MIAMI GARDENS, Fla. -- Rex Ryan is staying put as coach of the New York Jets.
Owner Woody Johnson announced after the team's 20-7 victory over the Miami Dolphins on Sunday that Ryan, who has one year remaining on his contract, will return next season. The decision ended several weeks of speculation surrounding the fate of the popular coach.
It was not immediately clear if Ryan will coach through his existing deal or be given a contract extension. Neither Johnson nor general manager John Idzik would discuss details related to Ryan's contract.
Ryan's job status was uncertain heading into the regular-season finale at Miami since the Jets have gone three straight years without a playoff appearance. It was also speculated Idzik could want to hire his own coach heading into his second season on the job.
It was an unusual setup, with Johnson choosing last January to retain Ryan despite firing general manager Mike Tannenbaum. Johnson hired Idzik to replace Tannenbaum, with the condition that Ryan remain as coach.
Neither Johnson nor Idzik previously commented on the situation, and Ryan said he hadn't heard what his fate would be.
Ryan appeared loose after his final regular-season practice Friday - looking like anything but someone on the verge of losing his job. Then his team beat its division rival Sunday.
The Jets opened 5-4 and as one of the NFL's most surprising teams led by rookie quarterback Geno Smith heading into their bye week. But they set an NFL record by alternating wins and losses through their first 10 games. A three-game skid sent New York from controlling its playoff fate to barely in the postseason picture.
After the Jets were eliminated a few weeks ago, there were serious questions whether Ryan would be retained.
Ryan received overwhelming support from fans, players and ex-players taking to social media to state their case why he should stay. Ryan received a Gatorade bath on the sideline after the win Sunday.
One fan started an online petition urging Johnson to save Ryan's job, and it received nearly 500 signatures. Many reporters and columnists were also in favor of Ryan getting another chance, in light of the coach far exceeding the grim expectations outside the organization heading into training camp, and managing a break-even record despite injuries to key players throughout the year.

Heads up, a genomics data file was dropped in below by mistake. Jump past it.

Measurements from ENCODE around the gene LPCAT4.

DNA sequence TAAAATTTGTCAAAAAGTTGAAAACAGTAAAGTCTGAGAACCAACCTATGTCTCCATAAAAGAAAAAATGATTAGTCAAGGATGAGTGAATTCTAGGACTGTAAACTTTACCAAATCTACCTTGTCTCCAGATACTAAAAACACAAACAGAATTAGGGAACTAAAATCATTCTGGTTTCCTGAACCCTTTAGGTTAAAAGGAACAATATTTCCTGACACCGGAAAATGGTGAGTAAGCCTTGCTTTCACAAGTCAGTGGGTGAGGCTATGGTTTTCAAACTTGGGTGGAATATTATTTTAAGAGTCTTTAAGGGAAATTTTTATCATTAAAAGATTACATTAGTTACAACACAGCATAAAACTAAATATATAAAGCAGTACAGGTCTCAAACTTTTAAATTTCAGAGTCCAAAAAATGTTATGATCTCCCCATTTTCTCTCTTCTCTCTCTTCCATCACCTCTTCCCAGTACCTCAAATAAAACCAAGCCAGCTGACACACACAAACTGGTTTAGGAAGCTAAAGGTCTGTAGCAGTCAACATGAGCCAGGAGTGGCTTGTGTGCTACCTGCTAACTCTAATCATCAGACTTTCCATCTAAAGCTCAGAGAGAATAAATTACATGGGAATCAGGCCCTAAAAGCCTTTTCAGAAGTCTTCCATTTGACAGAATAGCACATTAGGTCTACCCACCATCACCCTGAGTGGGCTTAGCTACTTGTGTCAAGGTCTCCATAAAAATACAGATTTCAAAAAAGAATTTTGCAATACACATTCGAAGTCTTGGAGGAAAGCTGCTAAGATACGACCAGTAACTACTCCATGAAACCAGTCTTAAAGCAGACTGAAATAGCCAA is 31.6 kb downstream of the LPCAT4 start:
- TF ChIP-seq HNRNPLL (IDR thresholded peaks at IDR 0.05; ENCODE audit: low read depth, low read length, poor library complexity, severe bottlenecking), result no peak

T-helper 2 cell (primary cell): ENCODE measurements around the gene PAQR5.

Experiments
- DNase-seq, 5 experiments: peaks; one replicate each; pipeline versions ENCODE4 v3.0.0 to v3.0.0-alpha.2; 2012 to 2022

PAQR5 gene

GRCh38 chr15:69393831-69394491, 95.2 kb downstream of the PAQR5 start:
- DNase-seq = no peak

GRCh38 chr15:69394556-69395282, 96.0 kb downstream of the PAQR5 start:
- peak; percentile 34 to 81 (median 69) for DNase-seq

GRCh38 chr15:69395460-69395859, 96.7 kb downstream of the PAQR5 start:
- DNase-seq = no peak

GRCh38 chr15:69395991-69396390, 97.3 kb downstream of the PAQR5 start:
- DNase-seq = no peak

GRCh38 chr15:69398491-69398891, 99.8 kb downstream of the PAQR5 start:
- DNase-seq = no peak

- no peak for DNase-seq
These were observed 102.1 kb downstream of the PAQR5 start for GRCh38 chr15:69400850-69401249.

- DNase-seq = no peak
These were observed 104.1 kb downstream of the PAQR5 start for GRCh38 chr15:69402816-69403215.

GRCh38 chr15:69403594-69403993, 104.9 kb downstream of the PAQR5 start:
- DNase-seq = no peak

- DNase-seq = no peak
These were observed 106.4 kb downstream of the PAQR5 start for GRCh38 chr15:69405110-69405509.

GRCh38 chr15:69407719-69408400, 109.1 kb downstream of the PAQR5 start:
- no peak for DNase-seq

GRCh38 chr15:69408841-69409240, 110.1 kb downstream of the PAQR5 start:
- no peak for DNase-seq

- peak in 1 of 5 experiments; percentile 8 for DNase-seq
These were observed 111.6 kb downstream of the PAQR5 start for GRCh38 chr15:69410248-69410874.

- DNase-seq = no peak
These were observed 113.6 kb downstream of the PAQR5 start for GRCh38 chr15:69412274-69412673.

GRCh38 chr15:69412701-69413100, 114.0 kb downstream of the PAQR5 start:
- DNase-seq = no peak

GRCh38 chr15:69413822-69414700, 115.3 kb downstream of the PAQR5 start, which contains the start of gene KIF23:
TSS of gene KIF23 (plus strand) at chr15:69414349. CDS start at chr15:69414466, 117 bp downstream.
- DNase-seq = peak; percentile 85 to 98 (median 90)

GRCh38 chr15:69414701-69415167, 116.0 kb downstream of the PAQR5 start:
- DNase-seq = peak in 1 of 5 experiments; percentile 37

Despite their personalities being opposites - Ryan sometimes brash and humorous, Idzik low-key and buttoned up - a somewhat toned-down Ryan described his relationship with Idzik as "great" several times. The GM also was complimentary of Ryan in his few meetings with the media throughout the season.
Ryan and Idzik will now look forward to building next season's team with plenty of issues to consider, starting with quarterback. The Jets must determine whether Smith can be their quarterback of the future, and whether they'll draft another player to compete with him or sign a proven veteran.
New York will likely part with quarterback Mark Sanchez and wide receiver Santonio Holmes to save money on the salary cap, and there are several potential key free agents, including right tackle Austin Howard, right guard Willie Colon and kicker Nick Folk.
Expectations were extremely low for this year's team. One major factor was the trade of the Jets' best player - Darrelle Revis - to Tampa Bay, a big blow to Ryan's defense. There was also a dearth of game-changing talent on offense, and an underwhelming yet closely contested quarterback competition between Sanchez and Smith, a second-round draft pick. That was settled only when Sanchez was lost for the year with a shoulder injury in the third preseason game.
New offensive coordinator Marty Mornhinweg was forced to try to develop Smith on the fly. After a solid first few games, Smith became a turnover machine before bouncing back in his last four outings of the season, in which the Jets went 3-1 to finish .500.